Senegalese President Abdoulaye Wade has more votes than all his opponents put together so far, and a second round may not be needed, his supporters predict. Prime Minister Macky Sall – who is Mr Wade’s campaign manager – said partial results gave the president 57% of the votes counted so far.
No official results have been announced so far, and opposition candidates say any outright win would be fraudulent.
Voter turnout was high and long queues left some polling stations open late.
The first official provisional results are expected later on Monday. A second-round run-off is scheduled for mid-March, if no candidate secures a majority. Mr Sall said partial figures compiled from their polling stations representatives showed that Mr Wade “is well clear of the 50% needed to be elected in the first round”.
But, opposition supporters dismissed these claims as “fantasy”. The election commission warned against predicting results, saying it was unhelpful.
Mr Wade, who is seeking a second term, has come under pressure in recent months over high rural unemployment.
President Wade, who came from behind to win in the last election, will be well aware of the danger of a second round, says the BBC’s Will Ross in Dakar.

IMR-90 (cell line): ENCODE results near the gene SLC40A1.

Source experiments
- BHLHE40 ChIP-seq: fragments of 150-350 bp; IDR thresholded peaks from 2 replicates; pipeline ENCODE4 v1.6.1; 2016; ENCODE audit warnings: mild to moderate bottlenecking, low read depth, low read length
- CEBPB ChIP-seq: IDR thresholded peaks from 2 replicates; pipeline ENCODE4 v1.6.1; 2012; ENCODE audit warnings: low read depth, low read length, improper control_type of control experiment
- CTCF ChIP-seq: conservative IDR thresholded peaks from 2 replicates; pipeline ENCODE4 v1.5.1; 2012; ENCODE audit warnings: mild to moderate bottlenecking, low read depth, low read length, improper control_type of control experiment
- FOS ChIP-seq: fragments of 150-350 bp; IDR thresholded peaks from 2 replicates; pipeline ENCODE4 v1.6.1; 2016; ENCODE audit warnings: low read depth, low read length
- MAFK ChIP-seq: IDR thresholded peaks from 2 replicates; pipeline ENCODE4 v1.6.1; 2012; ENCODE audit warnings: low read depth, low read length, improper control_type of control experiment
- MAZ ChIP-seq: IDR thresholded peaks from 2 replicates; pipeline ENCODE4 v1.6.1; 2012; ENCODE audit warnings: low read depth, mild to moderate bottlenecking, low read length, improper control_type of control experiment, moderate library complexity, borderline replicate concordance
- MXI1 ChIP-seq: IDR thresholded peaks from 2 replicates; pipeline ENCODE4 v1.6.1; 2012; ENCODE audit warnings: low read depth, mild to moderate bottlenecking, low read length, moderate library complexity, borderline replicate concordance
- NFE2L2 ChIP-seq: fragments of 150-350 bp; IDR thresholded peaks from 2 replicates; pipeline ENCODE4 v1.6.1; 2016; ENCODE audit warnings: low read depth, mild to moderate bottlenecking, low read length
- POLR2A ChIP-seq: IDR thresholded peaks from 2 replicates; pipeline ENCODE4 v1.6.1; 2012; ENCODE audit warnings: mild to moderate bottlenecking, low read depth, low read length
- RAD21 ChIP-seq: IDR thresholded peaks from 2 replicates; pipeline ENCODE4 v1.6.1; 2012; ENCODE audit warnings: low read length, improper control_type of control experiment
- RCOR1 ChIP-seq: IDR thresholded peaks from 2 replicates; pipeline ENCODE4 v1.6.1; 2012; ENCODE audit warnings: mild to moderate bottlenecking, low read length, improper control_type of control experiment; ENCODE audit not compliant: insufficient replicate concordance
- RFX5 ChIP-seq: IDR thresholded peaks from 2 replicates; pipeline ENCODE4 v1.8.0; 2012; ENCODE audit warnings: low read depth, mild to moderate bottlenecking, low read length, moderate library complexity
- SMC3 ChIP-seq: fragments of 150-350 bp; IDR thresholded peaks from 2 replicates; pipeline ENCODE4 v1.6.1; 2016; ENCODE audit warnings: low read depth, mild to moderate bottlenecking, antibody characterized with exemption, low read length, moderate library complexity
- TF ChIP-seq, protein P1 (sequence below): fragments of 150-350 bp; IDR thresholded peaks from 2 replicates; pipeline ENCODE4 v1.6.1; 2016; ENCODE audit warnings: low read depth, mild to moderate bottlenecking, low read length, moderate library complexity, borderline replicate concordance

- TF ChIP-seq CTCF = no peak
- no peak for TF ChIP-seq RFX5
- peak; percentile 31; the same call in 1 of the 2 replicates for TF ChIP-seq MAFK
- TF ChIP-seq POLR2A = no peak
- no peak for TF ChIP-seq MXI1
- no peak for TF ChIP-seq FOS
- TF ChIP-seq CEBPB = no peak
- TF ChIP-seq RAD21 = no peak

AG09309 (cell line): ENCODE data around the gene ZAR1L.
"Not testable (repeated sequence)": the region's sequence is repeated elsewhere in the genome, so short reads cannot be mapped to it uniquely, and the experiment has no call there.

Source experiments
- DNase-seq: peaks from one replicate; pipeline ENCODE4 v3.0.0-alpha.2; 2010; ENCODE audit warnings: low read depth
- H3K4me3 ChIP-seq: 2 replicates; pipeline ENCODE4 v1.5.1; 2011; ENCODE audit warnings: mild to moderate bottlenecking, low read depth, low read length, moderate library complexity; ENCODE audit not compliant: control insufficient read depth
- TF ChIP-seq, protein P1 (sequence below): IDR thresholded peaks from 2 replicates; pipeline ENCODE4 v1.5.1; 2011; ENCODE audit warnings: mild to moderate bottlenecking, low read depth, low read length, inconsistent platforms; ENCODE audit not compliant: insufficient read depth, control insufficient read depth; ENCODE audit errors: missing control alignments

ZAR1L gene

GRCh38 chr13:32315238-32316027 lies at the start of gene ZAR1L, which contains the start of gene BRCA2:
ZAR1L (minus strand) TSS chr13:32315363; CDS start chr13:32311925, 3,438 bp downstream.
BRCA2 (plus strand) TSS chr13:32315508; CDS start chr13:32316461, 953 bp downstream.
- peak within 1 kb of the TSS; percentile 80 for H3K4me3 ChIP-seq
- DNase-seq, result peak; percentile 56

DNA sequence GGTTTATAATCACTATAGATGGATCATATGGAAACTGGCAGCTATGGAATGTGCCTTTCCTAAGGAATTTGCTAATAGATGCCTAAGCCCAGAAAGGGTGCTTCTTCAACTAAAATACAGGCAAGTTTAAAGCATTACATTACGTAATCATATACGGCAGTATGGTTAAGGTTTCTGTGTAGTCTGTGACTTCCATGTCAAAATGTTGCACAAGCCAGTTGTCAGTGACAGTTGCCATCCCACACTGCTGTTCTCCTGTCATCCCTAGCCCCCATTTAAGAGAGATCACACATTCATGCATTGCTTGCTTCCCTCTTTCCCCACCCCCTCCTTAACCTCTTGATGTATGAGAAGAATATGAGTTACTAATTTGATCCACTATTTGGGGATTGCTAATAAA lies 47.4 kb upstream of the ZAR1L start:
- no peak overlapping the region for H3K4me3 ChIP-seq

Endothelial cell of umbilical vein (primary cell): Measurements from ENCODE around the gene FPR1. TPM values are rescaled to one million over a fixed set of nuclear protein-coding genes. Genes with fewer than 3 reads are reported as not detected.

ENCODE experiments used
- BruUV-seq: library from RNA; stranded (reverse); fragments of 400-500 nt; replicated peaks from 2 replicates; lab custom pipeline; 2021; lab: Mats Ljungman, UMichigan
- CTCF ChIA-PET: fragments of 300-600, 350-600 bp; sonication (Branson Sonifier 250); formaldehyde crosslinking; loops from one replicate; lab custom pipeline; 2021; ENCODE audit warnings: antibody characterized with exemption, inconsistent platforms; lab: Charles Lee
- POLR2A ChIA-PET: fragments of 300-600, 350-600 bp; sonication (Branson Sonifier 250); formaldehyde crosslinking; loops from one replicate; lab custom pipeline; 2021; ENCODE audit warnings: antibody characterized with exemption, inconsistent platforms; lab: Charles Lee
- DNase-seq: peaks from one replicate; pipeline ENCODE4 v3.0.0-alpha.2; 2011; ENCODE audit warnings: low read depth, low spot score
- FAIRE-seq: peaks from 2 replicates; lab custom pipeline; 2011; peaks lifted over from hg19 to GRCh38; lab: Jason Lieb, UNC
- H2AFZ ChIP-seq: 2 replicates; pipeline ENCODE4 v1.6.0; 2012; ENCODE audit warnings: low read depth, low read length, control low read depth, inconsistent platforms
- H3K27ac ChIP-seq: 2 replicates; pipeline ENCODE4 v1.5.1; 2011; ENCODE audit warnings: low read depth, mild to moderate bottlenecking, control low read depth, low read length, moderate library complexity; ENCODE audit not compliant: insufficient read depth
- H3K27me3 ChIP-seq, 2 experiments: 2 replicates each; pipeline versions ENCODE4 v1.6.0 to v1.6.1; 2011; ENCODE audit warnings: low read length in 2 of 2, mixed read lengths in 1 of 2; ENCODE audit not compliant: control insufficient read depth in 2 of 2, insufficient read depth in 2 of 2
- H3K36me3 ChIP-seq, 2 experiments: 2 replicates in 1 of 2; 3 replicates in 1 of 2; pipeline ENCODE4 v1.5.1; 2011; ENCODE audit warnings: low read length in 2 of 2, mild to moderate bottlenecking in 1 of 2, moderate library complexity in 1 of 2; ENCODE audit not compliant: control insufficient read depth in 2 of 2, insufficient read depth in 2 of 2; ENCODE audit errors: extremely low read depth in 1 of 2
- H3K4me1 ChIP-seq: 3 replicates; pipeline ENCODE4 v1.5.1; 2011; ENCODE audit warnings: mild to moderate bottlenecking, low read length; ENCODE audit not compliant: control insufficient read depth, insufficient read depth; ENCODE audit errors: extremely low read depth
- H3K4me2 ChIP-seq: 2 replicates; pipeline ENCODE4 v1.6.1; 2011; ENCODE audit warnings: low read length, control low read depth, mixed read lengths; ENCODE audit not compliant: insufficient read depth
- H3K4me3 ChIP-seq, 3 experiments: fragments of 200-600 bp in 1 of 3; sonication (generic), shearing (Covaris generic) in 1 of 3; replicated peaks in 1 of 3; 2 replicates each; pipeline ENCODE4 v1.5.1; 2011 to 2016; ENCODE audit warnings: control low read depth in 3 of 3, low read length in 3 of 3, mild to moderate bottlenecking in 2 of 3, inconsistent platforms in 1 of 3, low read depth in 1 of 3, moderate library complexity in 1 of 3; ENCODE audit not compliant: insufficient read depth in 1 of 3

Since that election, which saw a rare transfer of power in Africa by the ballot from one leader to a rival, President Wade has fallen out with several of his allies, some of whom were among the 14 opponents challenging him on the ballot papers.
Two of them were Moustapha Niasse and the youthful Idrissa Seck, who have both served as prime minister in Mr Wade’s administration.
Ousmane Tanor Dieng, who served under the previous president, Abdou Diouf, was also seen as a strong contender.
Senegal, a predominately Muslim nation, is seen as a rare model of stable democracy in Africa. It is the only West African nation not to have experienced a coup since independence, and polls in 2000 passed off peacefully.
Some five million people were eligible to vote, which is almost double the figure in the last election.
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